Psychological adjustment may not be achieved by some women even years after breast cancer diagnosis. Although level of adjustment to diagnosis in the earliest (pretreatment) period is associated with future adjustment, limited research has explored this early period. Greater knowledge of women’s thoughts and behaviors as adjustment is initiated is needed to target interventions for women at risk for future adjustment problems.
This study was intended to expand what is known about the pretreatment experiences, thought processes, and behaviors of women diagnosed with breast cancer and further define concepts and increase the scope of Acclimating to Breast Cancer, a grounded theory of adjustment in the pretreatment period.
Forty-five semistructured interviews were conducted with 26 women prior to and again within 30 days after breast cancer surgery. Women were 39 to 81 years old with stage 0 to stage II disease and primarily varied from the original sample geographically and on length of, and care coordination during, the pretreatment period. A multidisciplinary team performed directed content analysis, comparing new data to the original theory.
Although generally consistent with the original theory, findings contributed to renaming 1 and adding 2 theory categories plus expanding 7 of 8 existing categories. Additional personal and situational influences on the process were identified.
The grounded theory of Acclimating to Breast Cancer was modified with new data from women currently experiencing the pretreatment period following diagnosis.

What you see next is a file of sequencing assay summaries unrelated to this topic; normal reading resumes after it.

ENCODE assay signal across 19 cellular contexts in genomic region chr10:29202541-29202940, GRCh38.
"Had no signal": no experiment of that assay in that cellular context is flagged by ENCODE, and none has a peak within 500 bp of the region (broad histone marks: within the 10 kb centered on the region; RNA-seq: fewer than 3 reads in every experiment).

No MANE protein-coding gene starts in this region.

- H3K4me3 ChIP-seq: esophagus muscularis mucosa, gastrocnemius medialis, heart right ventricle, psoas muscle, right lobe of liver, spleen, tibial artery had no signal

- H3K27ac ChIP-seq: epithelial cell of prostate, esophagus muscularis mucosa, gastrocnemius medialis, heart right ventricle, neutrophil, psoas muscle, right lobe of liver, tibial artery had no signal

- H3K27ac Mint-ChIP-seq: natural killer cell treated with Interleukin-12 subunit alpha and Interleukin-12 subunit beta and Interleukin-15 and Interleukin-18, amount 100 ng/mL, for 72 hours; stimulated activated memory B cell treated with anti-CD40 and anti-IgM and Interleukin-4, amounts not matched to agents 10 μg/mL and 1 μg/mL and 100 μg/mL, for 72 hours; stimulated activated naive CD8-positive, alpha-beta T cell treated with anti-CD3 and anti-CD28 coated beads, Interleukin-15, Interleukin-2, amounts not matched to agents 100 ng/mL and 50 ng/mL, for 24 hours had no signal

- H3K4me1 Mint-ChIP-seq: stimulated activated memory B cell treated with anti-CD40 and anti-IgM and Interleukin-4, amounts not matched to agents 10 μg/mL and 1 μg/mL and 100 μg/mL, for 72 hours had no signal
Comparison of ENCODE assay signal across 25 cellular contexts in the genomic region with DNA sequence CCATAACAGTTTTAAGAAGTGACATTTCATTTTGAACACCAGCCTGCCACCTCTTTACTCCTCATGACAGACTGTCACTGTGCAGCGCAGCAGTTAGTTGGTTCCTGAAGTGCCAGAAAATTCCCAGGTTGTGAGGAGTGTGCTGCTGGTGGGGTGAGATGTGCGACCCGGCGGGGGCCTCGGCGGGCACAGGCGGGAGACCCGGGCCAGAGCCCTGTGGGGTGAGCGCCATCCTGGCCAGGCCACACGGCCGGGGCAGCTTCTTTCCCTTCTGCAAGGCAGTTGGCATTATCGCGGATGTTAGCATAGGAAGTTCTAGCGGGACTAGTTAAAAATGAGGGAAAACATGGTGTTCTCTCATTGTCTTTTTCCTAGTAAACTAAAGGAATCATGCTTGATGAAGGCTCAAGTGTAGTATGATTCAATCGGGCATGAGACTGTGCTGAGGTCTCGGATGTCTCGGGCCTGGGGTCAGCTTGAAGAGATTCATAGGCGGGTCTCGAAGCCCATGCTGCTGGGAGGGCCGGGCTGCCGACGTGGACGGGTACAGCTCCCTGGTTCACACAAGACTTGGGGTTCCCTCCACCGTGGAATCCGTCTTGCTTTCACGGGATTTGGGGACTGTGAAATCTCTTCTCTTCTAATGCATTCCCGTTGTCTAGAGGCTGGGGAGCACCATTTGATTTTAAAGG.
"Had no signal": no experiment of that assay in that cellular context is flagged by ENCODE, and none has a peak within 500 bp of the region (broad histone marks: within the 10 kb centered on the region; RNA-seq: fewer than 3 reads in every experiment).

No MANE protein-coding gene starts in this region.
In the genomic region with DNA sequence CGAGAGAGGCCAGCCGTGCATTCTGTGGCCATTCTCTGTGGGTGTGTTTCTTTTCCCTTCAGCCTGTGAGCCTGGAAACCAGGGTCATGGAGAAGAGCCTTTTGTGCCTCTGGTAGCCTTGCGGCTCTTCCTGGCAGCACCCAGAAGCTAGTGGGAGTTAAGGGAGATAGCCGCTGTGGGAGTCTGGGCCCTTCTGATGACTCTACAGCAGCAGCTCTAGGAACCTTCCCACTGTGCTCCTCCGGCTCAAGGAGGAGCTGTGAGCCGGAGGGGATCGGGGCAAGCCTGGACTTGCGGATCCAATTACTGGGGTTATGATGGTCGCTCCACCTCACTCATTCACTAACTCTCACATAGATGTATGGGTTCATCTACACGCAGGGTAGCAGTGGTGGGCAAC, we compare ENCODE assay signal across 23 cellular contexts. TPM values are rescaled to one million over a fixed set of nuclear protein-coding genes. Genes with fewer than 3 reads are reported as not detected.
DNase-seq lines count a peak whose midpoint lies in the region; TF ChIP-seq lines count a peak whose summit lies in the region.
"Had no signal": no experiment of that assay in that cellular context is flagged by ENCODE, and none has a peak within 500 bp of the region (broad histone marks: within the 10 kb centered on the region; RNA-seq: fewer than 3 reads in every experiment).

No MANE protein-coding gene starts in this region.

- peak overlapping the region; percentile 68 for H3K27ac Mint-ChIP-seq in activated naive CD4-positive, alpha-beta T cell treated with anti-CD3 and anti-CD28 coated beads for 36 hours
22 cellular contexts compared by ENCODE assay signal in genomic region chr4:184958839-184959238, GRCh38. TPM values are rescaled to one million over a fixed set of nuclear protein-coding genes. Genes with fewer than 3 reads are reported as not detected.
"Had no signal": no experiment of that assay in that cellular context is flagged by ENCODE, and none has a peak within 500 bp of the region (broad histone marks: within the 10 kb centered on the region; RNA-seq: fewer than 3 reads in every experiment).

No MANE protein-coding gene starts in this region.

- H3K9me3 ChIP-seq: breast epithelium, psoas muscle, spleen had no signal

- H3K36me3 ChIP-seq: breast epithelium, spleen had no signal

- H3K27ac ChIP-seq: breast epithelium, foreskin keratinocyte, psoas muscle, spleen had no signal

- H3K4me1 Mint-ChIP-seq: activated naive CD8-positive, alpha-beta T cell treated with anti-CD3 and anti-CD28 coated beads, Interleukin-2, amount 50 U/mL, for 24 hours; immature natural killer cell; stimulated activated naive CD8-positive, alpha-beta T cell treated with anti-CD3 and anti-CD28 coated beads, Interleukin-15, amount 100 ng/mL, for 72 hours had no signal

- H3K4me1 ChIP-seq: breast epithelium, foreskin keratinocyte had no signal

This theory modification provides a framework to guide needed assessment, psychoeducation, and research aimed at supporting psychological adjustment during the pretreatment period.
Author Affiliations: School of Nursing, University at Buffalo, the State University of New York (Dr Lally); Departments of Nursing Education (Dr Lally), Psychology (Dr Hydeman), Nursing and Ambulatory Services (Ms Schwert), and Surgical Oncology (Dr Edge), Roswell Park Cancer Institute, Buffalo, NewYork; Syracuse Recovery Services, New York (Ms Henderson); and Department of Surgery, University at Buffalo, the State University of New York (Dr Edge).
Funding was received from the University at Buffalo, The State University of New York, Patricia H. Garman Behavioral Health Nursing Fund.
The authors report no conflicts of interest.
Correspondence: Robin M. Lally, PhD, BA, RN, AOCN, CNS, School of Nursing, University at Buffalo, 3435 Main St, 304D-Wende Hall, Buffalo, NY 14214 (firstname.lastname@example.org).
Accepted for publication June 4, 2011.